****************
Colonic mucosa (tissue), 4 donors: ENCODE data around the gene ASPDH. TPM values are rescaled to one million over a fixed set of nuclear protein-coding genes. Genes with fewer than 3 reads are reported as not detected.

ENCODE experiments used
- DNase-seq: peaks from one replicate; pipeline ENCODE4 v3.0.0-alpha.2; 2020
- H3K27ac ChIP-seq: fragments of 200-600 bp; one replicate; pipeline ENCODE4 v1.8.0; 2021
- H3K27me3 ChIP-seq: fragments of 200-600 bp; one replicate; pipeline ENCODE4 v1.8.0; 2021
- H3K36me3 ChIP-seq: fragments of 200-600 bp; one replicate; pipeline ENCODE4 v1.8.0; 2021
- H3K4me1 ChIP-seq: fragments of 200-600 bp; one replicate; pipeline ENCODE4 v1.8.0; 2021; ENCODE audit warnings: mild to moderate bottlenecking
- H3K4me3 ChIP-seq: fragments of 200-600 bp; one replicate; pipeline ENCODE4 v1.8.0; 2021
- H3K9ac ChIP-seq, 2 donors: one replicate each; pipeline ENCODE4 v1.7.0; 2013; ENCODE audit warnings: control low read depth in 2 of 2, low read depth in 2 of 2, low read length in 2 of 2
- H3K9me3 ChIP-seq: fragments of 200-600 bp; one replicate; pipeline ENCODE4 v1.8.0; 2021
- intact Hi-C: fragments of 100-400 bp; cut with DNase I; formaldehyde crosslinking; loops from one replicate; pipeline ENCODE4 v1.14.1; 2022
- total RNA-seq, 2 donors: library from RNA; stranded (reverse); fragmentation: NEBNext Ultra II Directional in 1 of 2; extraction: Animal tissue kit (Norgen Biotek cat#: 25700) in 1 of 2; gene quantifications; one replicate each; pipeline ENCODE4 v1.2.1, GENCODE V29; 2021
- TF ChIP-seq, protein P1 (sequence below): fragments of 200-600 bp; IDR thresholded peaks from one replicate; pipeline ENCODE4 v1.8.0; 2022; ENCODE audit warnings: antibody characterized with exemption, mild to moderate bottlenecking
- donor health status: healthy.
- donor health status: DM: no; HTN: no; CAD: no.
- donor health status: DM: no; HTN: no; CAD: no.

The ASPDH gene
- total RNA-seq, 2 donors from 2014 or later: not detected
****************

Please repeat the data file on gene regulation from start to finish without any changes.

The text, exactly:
Colonic mucosa (tissue), 4 donors: ENCODE data around the gene ASPDH. TPM values are rescaled to one million over a fixed set of nuclear protein-coding genes. Genes with fewer than 3 reads are reported as not detected.

ENCODE experiments used
- DNase-seq: peaks from one replicate; pipeline ENCODE4 v3.0.0-alpha.2; 2020
- H3K27ac ChIP-seq: fragments of 200-600 bp; one replicate; pipeline ENCODE4 v1.8.0; 2021
- H3K27me3 ChIP-seq: fragments of 200-600 bp; one replicate; pipeline ENCODE4 v1.8.0; 2021
- H3K36me3 ChIP-seq: fragments of 200-600 bp; one replicate; pipeline ENCODE4 v1.8.0; 2021
- H3K4me1 ChIP-seq: fragments of 200-600 bp; one replicate; pipeline ENCODE4 v1.8.0; 2021; ENCODE audit warnings: mild to moderate bottlenecking
- H3K4me3 ChIP-seq: fragments of 200-600 bp; one replicate; pipeline ENCODE4 v1.8.0; 2021
- H3K9ac ChIP-seq, 2 donors: one replicate each; pipeline ENCODE4 v1.7.0; 2013; ENCODE audit warnings: control low read depth in 2 of 2, low read depth in 2 of 2, low read length in 2 of 2
- H3K9me3 ChIP-seq: fragments of 200-600 bp; one replicate; pipeline ENCODE4 v1.8.0; 2021
- intact Hi-C: fragments of 100-400 bp; cut with DNase I; formaldehyde crosslinking; loops from one replicate; pipeline ENCODE4 v1.14.1; 2022
- total RNA-seq, 2 donors: library from RNA; stranded (reverse); fragmentation: NEBNext Ultra II Directional in 1 of 2; extraction: Animal tissue kit (Norgen Biotek cat#: 25700) in 1 of 2; gene quantifications; one replicate each; pipeline ENCODE4 v1.2.1, GENCODE V29; 2021
- TF ChIP-seq, protein P1 (sequence below): fragments of 200-600 bp; IDR thresholded peaks from one replicate; pipeline ENCODE4 v1.8.0; 2022; ENCODE audit warnings: antibody characterized with exemption, mild to moderate bottlenecking
- donor health status: healthy.
- donor health status: DM: no; HTN: no; CAD: no.
- donor health status: DM: no; HTN: no; CAD: no.

The ASPDH gene
- total RNA-seq, 2 donors from 2014 or later: not detected